Hope this helps!

  18. Comment from John B. Tang:

    Thank you, Miss Merry Sunshine. I will talk to some of the Special Ed folks to see what they think of this. Special Ed has been going through a program review during the past several months and they last held a two-day Stake Holder’s meeting a couple weeks ago at the Coliseum. RTI was not mentioned during these two days. PPS newly hired CAO, Xavier Botana, has a huge challenge ahead of him. He oversees both Special Ed and ESL and both programs are in trouble. The State is withholding Title III money from PPS due to the district being out of compliance in not providing a quality education to ELL students. Special Ed is in danger of being sued…for not serving its students well. Wow!!! Our district is in a holy mess!!!

    Thank you again. I appreciate reading your comments.

  19. Comment from Stephanie:

    I can only offer a parent perspective on special education but I have been in the trenches as a parent advocate for families who experience multiple placements in the role of behavioral consultant and would like to say RTI if implemented with proper support and training will be a very good thing. I don’t know what the job description is and if it warrants that much pay but we need an evidence-based behavior response system right away. I was at the two-day stakeholder’s meeting and RTI was mentioned both days but perhaps it was just at the table talk. When we did our recommendations RTI rose to the surface as a top priority from the participants (teachers, paraeducators, admin, ELL, parents) I was part of a panel of parents that spoke the first day.
    RTI will assist in actually meeting the IDEA which requires children with disabilities receive the right supports in the least restrictive environment which is general education first. I am sure Miss Merry is accurate that the current paperwork is not at a whim but to parents that is what it feels like; we appreciate anything that makes it harder to get kids kicked out of schools. I know many children who have experienced multiple transfers because they keep moving the classroom or the teacher and these kids cannot grow roots and become a part of the school community. You have to wonder why this population of students get moved more than any others? These kids have a hard enough time making friends and then get transferred around the district at what appears to be the benefit of general ed and transfer slots. I have been told from within PPS that admin have to tell some principals they cannot consider a special education student a potential transfer in slot.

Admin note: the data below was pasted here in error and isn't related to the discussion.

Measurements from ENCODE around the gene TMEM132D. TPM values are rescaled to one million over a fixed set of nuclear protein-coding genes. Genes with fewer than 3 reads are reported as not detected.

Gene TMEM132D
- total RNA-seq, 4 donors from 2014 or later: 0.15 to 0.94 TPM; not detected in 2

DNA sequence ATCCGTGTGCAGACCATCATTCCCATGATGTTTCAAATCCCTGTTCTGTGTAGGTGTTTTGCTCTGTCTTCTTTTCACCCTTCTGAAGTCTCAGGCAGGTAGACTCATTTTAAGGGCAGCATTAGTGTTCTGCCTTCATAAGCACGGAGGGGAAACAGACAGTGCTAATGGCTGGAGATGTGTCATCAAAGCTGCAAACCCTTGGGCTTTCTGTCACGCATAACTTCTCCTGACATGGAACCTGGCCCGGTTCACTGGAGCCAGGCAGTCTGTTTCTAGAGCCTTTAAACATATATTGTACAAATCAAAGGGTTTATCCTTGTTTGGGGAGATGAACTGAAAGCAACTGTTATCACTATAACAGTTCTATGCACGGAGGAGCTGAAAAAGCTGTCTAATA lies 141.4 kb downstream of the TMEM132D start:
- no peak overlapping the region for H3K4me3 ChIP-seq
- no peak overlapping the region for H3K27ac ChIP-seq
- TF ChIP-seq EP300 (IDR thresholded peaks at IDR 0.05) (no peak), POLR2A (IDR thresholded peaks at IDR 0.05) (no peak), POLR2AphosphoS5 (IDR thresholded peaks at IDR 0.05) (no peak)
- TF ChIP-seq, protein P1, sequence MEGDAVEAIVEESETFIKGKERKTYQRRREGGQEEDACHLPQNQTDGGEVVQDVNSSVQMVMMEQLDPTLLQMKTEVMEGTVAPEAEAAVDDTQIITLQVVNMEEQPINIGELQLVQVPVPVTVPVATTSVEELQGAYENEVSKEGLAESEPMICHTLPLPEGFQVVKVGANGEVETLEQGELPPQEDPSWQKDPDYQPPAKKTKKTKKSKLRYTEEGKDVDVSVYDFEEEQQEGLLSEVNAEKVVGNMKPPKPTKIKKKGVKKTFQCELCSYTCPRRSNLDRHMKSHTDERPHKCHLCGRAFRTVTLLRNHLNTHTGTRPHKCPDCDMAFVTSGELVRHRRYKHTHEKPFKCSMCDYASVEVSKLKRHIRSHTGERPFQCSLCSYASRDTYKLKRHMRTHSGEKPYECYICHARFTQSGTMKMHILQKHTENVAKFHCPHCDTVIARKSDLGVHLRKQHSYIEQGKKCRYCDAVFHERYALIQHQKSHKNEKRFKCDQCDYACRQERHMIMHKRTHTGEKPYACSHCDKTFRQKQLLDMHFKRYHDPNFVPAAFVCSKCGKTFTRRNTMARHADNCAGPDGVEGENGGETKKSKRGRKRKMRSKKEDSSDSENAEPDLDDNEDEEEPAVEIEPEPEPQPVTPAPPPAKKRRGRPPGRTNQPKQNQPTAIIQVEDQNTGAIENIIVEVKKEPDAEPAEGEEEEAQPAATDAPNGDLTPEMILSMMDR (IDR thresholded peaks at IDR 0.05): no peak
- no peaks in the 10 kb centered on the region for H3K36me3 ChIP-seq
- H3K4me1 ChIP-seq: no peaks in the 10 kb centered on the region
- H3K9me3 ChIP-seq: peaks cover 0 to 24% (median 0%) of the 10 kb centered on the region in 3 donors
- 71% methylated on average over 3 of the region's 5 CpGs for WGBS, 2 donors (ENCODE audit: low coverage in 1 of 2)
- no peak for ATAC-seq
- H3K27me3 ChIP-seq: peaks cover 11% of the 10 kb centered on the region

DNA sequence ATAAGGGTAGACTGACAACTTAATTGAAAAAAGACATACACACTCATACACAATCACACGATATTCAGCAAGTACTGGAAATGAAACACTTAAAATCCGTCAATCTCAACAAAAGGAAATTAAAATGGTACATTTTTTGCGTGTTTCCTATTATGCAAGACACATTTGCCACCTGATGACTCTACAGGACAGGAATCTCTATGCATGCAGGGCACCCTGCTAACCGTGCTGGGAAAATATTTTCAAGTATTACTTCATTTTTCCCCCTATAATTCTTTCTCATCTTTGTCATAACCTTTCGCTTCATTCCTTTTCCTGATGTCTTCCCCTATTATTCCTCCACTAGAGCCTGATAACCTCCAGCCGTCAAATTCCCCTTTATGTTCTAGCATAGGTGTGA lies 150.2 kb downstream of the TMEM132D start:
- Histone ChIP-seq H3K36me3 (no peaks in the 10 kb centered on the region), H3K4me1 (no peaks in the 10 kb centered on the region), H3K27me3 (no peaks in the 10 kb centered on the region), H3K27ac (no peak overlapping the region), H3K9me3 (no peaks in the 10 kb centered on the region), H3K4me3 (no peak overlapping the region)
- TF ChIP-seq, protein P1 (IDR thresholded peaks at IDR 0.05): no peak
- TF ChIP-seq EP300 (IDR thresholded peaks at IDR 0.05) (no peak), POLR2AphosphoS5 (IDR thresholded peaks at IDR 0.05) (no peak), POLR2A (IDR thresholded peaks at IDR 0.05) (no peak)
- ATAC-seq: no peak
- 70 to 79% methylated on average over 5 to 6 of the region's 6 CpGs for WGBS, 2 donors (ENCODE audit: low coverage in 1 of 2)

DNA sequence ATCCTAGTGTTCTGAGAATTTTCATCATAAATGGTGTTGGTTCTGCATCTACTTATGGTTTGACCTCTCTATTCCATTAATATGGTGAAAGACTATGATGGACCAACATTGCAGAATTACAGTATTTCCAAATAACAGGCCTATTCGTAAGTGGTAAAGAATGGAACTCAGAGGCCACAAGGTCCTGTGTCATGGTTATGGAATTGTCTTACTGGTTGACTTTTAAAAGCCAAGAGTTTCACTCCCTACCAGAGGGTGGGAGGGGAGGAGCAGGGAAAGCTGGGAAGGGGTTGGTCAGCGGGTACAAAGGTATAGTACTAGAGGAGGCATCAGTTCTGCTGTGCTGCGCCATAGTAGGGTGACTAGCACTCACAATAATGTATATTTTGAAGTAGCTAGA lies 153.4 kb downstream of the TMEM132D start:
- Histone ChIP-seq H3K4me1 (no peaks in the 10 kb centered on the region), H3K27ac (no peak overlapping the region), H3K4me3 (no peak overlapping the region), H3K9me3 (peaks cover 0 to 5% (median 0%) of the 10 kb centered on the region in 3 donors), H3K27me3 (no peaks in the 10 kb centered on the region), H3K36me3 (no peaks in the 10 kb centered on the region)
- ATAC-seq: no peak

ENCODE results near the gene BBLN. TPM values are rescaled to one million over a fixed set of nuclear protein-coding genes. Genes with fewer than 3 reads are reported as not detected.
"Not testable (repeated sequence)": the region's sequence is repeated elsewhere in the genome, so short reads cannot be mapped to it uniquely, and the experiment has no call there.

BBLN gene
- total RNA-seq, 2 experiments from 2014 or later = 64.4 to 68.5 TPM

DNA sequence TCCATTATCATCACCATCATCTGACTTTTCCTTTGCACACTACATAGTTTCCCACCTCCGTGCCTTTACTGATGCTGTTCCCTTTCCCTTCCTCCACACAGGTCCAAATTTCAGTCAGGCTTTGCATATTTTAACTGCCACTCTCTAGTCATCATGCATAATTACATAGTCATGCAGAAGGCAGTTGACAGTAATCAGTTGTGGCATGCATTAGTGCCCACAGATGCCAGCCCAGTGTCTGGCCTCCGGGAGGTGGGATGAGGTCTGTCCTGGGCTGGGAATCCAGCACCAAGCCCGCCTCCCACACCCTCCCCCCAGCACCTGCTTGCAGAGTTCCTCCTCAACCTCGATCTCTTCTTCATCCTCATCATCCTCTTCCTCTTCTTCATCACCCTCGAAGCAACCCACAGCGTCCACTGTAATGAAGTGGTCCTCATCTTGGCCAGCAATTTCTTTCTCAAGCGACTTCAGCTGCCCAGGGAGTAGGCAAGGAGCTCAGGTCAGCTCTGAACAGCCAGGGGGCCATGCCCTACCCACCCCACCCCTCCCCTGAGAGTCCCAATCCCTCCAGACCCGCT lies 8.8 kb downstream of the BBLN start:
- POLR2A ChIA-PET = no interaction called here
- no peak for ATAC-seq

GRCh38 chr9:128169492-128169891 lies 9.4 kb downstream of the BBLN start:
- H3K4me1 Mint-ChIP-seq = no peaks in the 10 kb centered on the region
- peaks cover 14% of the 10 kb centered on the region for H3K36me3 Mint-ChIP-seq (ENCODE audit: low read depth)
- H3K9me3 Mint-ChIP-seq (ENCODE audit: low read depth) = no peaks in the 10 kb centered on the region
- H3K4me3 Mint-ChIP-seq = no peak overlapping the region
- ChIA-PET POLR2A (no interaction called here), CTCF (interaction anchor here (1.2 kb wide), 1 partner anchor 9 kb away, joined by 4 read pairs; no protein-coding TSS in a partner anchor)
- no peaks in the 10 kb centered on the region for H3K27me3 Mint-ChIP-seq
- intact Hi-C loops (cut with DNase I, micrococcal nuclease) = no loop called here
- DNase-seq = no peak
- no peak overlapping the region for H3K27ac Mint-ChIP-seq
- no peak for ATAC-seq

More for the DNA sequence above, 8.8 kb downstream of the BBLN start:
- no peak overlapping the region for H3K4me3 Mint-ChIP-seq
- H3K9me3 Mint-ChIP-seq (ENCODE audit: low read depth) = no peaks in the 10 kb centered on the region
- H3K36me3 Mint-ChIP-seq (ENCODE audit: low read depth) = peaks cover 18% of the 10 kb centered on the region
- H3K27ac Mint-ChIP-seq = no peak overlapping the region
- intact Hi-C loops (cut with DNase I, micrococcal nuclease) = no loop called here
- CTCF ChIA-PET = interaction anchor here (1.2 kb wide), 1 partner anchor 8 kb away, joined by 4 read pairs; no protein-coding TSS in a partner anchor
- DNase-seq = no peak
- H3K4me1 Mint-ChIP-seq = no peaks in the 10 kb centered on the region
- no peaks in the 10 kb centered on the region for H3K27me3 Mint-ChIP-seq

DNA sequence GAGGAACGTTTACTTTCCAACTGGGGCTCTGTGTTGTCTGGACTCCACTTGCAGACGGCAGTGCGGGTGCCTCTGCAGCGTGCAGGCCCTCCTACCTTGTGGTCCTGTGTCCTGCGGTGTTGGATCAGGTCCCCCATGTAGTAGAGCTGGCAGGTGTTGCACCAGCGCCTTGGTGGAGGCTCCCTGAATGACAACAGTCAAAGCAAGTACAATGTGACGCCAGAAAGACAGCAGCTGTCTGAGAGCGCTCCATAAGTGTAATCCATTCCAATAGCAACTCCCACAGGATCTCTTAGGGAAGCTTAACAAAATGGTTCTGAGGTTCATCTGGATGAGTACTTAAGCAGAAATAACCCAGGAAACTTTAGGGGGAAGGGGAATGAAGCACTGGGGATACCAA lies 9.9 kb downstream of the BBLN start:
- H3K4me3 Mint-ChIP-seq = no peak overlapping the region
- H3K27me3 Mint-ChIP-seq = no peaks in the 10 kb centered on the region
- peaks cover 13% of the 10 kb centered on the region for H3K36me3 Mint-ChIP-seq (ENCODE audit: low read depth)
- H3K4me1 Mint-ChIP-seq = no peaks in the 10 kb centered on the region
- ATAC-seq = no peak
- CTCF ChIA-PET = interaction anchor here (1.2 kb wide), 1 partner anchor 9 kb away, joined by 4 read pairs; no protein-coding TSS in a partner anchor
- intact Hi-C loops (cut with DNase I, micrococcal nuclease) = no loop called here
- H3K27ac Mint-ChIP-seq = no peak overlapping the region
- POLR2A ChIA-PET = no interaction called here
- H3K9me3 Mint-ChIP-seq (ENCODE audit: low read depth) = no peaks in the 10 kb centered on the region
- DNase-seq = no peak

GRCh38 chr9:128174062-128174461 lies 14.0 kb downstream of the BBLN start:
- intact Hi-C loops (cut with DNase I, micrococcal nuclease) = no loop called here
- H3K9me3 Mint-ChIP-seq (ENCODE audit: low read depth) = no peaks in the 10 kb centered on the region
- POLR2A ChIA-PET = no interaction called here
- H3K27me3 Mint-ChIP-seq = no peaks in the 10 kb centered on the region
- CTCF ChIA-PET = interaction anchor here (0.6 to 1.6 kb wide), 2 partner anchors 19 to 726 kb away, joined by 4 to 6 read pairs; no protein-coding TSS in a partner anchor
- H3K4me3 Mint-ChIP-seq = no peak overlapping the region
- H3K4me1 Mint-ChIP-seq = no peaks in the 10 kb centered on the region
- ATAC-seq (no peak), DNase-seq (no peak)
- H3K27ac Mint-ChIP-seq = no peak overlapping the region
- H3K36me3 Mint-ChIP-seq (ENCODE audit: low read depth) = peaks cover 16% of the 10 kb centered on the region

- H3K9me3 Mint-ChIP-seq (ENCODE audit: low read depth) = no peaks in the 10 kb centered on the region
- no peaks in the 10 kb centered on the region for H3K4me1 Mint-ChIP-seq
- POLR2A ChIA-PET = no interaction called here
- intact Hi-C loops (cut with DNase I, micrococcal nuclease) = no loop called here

As a parent I have had to carefully engineer my special education experience because I never want my kid in a self-contained classroom and do not think most of the kids in those classrooms belong there (as a behavior consultant I will admit some kids need and even want smaller settings). Another parent I know who has child in general education with a great deal of support needs has spent the last 2 years writing so many grants for the school that she is now enmeshed. She confided that her hard work is a trump card based on keeping her daughter from being transferred out of general ed. The parents who have mentored me have told me that to keep your placement you need the people at the school to love you so much they would never let the SPED department take you away. That is pretty messed up that parents who already have more challenges at home have to lose sleep and sanity to keep their child from being moved around every year.
    My hope is that RTI will facilitate more support across the board in both gen and special education and all kids with our without IEP needs will be able to stay in one place and not get bumped around like the do now.